Definitions

from The American Heritage® Dictionary of the English Language, 5th Edition.

  • noun Poultry or meat cut into pieces and stewed in gravy.
  • transitive verb To prepare (poultry or meat) by cutting into pieces and stewing in gravy.

from The Century Dictionary.

  • noun A dish made by cutting chickens, rabbits, or other small animals into pieces, and dressing them with a gravy in a frying-pan or a like utensil. Formerly also fricasee.
  • To prepare or dress as a fricassee.

from the GNU version of the Collaborative International Dictionary of English.

  • transitive verb To dress like a fricassee.
  • noun (Cookery) A dish made of fowls, veal, or other meat of small animals cut into pieces, and stewed in a gravy.

from Wiktionary, Creative Commons Attribution/Share-Alike License.

  • noun meat or poultry cut into small pieces, stewed or fried and served in its own gravy.
  • verb transitive to cook meat or poultry in this manner

from WordNet 3.0 Copyright 2006 by Princeton University. All rights reserved.

  • noun pieces of chicken or other meat stewed in gravy with e.g. carrots and onions and served with noodles or dumplings
  • verb make a fricassee of by cooking

Etymologies

from The American Heritage® Dictionary of the English Language, 4th Edition

[French fricassée, from Old French, from feminine past participle of fricasser, to fricassee : probably frire, to fry (from Latin frīgere, to roast, fry) + casser, to break, crack (from Latin quassāre, to shake, shatter; see squash) or Vulgar Latin *coāctiāre, to press together (from Latin coāctus, past participle of cōgere, to drive or bring together; see cogent).]

from Wiktionary, Creative Commons Attribution/Share-Alike License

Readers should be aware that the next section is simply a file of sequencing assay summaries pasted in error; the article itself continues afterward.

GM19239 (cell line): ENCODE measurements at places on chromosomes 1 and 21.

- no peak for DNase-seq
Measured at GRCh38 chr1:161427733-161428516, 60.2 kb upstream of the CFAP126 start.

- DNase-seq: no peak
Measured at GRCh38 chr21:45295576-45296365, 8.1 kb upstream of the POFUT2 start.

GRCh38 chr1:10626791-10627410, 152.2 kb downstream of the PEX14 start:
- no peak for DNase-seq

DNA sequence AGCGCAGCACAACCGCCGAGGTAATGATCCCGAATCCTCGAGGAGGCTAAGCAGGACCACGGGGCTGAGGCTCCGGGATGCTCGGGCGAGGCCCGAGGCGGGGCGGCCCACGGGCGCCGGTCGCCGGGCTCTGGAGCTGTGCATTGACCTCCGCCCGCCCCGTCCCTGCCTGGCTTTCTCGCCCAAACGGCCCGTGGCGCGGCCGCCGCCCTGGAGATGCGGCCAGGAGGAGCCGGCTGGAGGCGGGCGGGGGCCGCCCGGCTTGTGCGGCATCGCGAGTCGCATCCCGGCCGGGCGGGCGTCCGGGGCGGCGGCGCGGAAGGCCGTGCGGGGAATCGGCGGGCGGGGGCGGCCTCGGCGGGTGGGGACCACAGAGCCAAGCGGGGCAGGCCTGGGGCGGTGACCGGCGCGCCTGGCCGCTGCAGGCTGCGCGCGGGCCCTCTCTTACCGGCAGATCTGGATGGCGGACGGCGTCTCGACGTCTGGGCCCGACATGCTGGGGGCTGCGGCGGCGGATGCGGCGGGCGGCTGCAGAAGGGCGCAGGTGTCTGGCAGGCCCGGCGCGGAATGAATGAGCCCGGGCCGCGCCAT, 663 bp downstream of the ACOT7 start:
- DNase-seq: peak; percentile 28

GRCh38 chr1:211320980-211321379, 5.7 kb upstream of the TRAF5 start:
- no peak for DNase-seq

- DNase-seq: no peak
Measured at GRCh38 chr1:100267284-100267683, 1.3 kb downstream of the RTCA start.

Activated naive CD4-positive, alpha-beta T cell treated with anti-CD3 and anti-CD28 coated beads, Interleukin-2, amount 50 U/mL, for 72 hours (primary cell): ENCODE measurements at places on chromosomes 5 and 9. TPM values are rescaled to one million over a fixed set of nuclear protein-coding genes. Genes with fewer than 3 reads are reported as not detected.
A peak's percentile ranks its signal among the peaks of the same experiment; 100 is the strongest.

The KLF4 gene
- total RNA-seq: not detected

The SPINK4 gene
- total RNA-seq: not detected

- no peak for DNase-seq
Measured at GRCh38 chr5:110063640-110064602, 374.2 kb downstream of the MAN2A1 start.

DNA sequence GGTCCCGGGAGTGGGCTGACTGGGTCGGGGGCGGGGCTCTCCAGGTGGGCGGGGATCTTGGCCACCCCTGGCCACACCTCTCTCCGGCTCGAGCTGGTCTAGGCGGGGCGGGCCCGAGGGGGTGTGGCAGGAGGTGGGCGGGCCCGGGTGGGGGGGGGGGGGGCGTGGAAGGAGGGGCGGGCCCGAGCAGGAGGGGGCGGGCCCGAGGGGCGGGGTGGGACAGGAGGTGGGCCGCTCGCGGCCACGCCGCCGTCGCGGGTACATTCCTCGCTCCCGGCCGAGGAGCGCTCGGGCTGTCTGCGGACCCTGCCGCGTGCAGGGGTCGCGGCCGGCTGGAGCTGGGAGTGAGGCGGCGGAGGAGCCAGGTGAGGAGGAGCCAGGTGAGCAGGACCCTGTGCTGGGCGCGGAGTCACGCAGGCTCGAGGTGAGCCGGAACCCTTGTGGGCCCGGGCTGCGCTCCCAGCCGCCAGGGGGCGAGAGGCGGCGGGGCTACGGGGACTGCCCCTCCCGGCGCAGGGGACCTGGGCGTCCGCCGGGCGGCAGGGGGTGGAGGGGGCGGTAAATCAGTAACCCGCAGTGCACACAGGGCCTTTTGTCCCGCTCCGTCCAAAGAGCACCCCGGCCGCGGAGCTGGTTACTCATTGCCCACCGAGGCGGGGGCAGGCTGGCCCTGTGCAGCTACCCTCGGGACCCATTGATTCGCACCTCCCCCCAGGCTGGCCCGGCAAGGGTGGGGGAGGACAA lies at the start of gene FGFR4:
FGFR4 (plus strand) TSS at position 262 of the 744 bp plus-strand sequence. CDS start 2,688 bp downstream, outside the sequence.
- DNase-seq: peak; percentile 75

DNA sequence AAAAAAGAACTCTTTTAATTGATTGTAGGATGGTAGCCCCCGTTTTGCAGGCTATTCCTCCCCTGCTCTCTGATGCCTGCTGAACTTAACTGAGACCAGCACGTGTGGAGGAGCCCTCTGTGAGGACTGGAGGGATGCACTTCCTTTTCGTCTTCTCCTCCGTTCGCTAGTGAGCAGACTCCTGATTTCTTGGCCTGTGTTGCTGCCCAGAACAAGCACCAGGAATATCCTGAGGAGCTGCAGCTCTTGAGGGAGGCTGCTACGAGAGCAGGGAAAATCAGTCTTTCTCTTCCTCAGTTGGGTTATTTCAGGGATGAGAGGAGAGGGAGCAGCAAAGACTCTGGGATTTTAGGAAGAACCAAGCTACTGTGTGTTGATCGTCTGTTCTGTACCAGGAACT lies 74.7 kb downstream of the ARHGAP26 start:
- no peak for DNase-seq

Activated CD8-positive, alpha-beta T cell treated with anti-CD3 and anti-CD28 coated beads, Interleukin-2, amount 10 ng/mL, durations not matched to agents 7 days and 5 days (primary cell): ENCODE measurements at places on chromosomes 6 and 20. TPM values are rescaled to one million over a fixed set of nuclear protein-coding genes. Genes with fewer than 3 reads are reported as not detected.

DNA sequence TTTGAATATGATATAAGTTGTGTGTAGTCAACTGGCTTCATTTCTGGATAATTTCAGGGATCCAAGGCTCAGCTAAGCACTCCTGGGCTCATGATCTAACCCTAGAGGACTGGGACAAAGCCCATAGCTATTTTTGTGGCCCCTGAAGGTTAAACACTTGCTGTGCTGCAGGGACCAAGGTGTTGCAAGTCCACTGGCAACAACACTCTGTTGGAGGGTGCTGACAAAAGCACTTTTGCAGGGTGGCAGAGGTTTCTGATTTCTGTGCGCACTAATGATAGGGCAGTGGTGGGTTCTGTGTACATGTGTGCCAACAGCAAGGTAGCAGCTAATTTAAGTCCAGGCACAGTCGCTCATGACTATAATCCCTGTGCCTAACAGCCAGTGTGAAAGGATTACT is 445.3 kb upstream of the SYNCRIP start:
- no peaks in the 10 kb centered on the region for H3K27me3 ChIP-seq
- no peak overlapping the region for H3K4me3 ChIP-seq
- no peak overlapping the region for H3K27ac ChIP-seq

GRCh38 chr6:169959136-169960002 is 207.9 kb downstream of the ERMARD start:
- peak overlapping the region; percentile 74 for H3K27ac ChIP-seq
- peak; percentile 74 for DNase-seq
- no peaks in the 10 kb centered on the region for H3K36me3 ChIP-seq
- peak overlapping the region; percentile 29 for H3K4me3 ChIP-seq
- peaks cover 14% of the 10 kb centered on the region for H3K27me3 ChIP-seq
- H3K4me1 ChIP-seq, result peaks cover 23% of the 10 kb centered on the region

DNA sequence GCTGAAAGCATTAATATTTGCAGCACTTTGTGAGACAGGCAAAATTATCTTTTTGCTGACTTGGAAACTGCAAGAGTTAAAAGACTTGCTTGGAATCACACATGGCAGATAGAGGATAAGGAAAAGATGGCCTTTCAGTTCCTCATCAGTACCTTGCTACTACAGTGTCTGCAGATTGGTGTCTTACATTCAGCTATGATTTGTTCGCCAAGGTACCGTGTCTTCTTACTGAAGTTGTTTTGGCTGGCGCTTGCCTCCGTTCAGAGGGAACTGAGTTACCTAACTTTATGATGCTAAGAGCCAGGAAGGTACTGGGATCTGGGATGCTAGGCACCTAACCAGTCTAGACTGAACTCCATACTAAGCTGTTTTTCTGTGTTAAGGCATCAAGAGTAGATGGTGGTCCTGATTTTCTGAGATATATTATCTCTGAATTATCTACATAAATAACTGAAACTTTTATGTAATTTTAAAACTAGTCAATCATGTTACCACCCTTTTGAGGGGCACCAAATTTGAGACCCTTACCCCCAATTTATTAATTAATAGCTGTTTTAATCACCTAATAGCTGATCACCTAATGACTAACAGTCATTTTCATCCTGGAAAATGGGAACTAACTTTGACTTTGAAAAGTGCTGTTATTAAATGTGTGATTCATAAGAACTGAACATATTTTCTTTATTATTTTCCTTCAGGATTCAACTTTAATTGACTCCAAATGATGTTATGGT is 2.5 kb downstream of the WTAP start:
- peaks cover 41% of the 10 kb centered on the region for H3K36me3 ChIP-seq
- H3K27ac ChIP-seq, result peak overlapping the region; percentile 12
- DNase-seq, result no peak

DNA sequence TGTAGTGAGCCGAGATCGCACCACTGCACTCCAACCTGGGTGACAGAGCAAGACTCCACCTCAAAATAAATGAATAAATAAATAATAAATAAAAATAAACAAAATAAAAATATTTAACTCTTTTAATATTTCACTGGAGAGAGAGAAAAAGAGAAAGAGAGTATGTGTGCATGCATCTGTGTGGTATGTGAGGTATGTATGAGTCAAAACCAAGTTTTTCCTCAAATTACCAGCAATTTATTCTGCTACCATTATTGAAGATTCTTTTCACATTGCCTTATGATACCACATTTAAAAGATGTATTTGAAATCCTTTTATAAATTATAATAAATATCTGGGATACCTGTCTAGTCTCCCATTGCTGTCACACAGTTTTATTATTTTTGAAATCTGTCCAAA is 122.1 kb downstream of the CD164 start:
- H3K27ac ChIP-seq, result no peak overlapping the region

From French fricassée (noun), from fricassée, past participle of fricasser (verb)

Examples

  • Gode, in wandering by the river, had encountered a pond of giant frogs, and the fricassee was the result.

    The Scalp Hunters

  • The word "fricassee" is derived from Medieval French, and it appears that it originated in France in the Middle Ages, but it's been in the New World for a long time.

    Epicurious.com: New Recipes

  • The word "fricassee" is derived from Medieval French, and it appears that it originated in France in the Middle Ages, but it's been in the New World for a long time.

    Epicurious.com: New Recipes

  • I served the fricassee with Caribbean rice and peas -- made on the fly.

    Archive 2009-03-01

  • Grace said ... that's so pretty! frankly, i think i enjoy simply saying fricassee, much less eating it.

    Monthly Mingle: Caribbean Chicken Fricassee, Maybe

  • Avoid making chicken dishes with fat-laden sauces including butter or cream, or fricassee, which uses a lot of oil.

    The Small Change Diet

  • Mimi Ritzen Crawford for The Wall Street Journal The croque forestier, made with a fricassee of mushrooms, is pictured here.

    Fluctuating French Food

  • MeetaK said ... the fricassee looks really d'lish. love the thick sauce and the rice is perfect. a great entry and thanks for joining us at the mingle!

    Monthly Mingle: Caribbean Chicken Fricassee, Maybe

  • "People really enjoy the croque forestier—with a fricassee of mushrooms—and the steamed eggs with prosciutto," said Ms. Williams.

    Changing French Scene

  • This fricassee -- if it was a fricassee in the end -- is outstanding.

    Monthly Mingle: Caribbean Chicken Fricassee, Maybe

Comments

Log in or sign up to get involved in the conversation. It's quick and easy.

  • This word is amazing. In fact, it should be stripped of its definition so that one might be able to say, "Oh fricassee! I've lost my wallet!" or "That fricasseein' bastard stole my shoelaces!" or "I took a lovely fricassee through the park." Truly this word has a veratile sound.

    May 20, 2009

  • Fricassee off!

    May 20, 2009

  • "I have been assured by a very knowing American of my acquaintance in London, that a young healthy child well nursed is at a year old a most delicious, nourishing, and wholesome food, whether stewed, roasted, baked, or boiled; and I make no doubt that it will equally serve in a fricassee or a ragout."

    - Jonathan Swift, 'A Modest Proposal', 1729.

    August 3, 2009